Samson Tesfaye Woldetensaie “It has made me a better person. It has made me more tolerant. It has made me a better citizen.”

Samson Tesfaye has more than 20 years of experience in event production, media, knowledge management, communications, and public relations. He has worked with several multilateral institutions such as the World Bank Group, United Nations (UNAIDS, UNOPS, UNDP), ICPD, OAFLAD, and many others. He is now the Co-Head of the Women Deliver 2023 Conference. Samson joined Rotary as a Rotaractor in 2002 and became the charter president of the Rotary Club of Addis Ababa Central-Mella in 2008. A past Assistant District Governor, he was appointed as the Rotary International Representative to the African Union and United Nations Economic Commission for Africa in July 2015.

This story was collected by Christine Prefontainea Senior Advisor with JSI — as part a Rotary International Strategic Initiative to generate actionable data and learning from Rotary service projects. View more stories in the Rotary collection »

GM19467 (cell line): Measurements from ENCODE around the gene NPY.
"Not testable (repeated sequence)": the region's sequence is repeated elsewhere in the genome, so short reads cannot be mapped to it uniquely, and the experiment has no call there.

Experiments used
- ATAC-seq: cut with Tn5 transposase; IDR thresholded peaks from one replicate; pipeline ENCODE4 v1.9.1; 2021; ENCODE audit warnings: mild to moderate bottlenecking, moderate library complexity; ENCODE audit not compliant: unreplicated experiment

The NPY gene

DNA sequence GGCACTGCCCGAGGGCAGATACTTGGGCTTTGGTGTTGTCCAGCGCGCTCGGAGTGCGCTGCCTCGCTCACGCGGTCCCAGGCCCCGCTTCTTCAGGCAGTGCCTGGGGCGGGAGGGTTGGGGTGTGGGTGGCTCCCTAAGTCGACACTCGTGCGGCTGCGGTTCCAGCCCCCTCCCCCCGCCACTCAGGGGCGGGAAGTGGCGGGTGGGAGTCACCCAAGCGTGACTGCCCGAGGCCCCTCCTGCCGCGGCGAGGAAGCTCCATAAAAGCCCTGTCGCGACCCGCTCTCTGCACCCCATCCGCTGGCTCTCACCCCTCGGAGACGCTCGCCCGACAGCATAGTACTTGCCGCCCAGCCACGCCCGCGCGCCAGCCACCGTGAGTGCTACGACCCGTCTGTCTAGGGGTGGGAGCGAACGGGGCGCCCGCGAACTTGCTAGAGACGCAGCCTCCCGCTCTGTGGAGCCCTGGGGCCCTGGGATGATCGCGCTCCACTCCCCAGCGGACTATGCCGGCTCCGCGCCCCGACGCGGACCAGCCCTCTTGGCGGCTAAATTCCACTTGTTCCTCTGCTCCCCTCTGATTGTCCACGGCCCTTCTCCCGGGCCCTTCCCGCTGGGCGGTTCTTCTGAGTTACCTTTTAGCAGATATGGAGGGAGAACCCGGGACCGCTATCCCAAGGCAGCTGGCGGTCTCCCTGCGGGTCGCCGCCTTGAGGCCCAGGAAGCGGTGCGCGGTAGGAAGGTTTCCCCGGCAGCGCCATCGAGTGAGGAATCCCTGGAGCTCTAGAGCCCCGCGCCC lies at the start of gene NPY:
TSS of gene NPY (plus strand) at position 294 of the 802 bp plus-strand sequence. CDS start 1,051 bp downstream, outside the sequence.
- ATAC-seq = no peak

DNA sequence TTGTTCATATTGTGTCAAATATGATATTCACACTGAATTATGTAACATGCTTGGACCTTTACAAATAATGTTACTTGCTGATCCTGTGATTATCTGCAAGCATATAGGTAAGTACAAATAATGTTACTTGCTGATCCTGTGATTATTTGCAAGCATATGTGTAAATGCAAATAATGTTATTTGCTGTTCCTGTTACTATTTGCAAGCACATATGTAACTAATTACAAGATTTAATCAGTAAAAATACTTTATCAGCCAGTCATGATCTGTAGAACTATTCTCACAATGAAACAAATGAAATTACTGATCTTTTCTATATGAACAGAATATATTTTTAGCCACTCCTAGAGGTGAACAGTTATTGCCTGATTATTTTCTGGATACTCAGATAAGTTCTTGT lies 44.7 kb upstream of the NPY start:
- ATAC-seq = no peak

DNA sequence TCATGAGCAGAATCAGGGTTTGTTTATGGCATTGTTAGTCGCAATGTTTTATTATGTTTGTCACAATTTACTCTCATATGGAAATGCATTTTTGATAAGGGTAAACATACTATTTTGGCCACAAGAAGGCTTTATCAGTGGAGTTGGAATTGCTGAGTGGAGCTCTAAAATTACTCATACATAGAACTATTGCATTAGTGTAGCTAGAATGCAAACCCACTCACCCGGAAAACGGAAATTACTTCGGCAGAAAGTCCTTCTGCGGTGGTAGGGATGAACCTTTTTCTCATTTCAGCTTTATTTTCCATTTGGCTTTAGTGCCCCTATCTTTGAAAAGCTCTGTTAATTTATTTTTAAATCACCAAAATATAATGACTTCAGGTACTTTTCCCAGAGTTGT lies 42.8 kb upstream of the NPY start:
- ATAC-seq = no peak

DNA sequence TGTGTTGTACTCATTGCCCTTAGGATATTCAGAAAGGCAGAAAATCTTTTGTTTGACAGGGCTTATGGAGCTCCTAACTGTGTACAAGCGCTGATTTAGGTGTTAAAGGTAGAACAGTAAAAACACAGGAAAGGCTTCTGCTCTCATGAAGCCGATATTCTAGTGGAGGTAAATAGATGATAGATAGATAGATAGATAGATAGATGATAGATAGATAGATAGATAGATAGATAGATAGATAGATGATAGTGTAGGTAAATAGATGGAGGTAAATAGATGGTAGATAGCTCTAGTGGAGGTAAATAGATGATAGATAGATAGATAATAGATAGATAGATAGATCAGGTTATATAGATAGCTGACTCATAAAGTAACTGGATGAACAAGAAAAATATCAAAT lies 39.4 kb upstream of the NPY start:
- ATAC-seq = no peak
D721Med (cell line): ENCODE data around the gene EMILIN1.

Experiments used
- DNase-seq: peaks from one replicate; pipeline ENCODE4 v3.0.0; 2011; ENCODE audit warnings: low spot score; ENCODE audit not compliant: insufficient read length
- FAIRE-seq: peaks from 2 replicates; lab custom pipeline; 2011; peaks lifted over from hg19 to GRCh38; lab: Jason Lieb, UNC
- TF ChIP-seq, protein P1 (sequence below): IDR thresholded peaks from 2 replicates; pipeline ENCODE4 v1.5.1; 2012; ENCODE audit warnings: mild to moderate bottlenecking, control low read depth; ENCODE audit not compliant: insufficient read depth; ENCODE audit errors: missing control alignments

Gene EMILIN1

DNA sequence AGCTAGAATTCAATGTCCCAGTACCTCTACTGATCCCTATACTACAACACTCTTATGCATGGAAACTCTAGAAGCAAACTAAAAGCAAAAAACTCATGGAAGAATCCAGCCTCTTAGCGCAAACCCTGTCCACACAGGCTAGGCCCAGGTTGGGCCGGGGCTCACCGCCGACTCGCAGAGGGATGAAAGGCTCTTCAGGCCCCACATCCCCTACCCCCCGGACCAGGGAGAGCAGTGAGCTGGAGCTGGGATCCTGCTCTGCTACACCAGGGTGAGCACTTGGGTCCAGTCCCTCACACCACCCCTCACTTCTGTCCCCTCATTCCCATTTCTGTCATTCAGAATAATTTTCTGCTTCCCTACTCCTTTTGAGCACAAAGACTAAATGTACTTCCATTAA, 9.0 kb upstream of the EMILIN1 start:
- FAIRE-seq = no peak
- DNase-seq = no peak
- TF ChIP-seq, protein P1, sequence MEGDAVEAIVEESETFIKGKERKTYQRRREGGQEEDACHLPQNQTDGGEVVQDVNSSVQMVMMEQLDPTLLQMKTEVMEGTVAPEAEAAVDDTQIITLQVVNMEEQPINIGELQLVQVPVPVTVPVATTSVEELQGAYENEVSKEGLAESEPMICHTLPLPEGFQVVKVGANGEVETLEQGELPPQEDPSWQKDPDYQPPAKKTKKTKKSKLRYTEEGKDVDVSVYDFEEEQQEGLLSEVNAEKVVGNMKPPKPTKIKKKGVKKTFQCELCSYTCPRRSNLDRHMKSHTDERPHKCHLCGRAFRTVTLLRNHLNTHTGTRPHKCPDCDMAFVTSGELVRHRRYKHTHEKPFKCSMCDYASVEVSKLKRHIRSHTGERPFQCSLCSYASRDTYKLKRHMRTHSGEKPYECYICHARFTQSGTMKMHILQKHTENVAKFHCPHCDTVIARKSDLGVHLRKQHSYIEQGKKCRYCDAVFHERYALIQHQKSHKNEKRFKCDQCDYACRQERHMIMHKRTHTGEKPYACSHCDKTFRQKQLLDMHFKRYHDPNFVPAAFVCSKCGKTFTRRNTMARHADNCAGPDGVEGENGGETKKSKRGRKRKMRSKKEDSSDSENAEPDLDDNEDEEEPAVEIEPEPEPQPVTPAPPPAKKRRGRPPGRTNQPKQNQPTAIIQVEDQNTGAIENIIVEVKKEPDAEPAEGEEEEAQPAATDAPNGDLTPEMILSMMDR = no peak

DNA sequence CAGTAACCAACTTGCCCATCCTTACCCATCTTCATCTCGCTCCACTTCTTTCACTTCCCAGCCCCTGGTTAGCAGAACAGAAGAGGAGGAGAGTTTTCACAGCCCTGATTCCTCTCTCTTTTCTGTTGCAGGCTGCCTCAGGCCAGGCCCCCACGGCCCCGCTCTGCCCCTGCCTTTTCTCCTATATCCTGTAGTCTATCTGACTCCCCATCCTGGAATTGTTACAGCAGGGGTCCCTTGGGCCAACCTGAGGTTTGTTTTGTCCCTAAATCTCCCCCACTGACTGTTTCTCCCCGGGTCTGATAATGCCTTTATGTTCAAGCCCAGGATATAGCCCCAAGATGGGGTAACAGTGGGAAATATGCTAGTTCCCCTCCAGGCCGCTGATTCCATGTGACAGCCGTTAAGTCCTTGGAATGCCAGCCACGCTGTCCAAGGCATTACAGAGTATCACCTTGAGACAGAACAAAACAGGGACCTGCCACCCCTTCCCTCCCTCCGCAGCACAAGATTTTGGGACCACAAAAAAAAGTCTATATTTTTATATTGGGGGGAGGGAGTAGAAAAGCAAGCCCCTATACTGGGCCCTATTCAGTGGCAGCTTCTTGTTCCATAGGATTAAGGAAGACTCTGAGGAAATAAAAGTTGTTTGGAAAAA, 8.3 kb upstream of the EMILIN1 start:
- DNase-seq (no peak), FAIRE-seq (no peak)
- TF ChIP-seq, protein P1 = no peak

So let’s start with capturing some basic information around you.

Okay. So my name is Samson. I prefer to be called “he” and I’ve been involved in Rotary since 2002.

Thank you. Can you tell me a bit more about you and give me an overview of what you do outside of Rotary and your role within Rotary?

I work as a communication consultant for the World Bank Group. I’ve been working there for the past three years. My focus is on regional communications, especially organizing forums, events, and webinars. I also do a lot of social media communications and media engagement.

In terms of Rotary, I joined in 2002 as a Rotaractor — as a chartering member of the Rotaract club of Mella, which was the first chartered Rotaract club in Ethiopia. Then in 2008, we formed a new Rotary club called the Rotary Club of Addis Ababa of Central Mella, where I was a chartering president. It was probably the first Rotary club in Ethiopia, founded by 25 former Rotaractors.

So that makes us a little bit unique. I also became President of my club again after a couple of years. I’ve held different positions in my club, in the country, and also in the district. For example, I’m currently an Assistant Governor for my district. Internationally, I am the Rotary International representative for the Africa Union and the United Nations Economic Commission for Africa. This is an appointment that’s given by the Rotary International President every year. My first appointment was in 2015, so it’s been five years since I held that position. I’m involved in a lot of projects for my club and country. I think that’s one of the exciting things about being part of Rotary.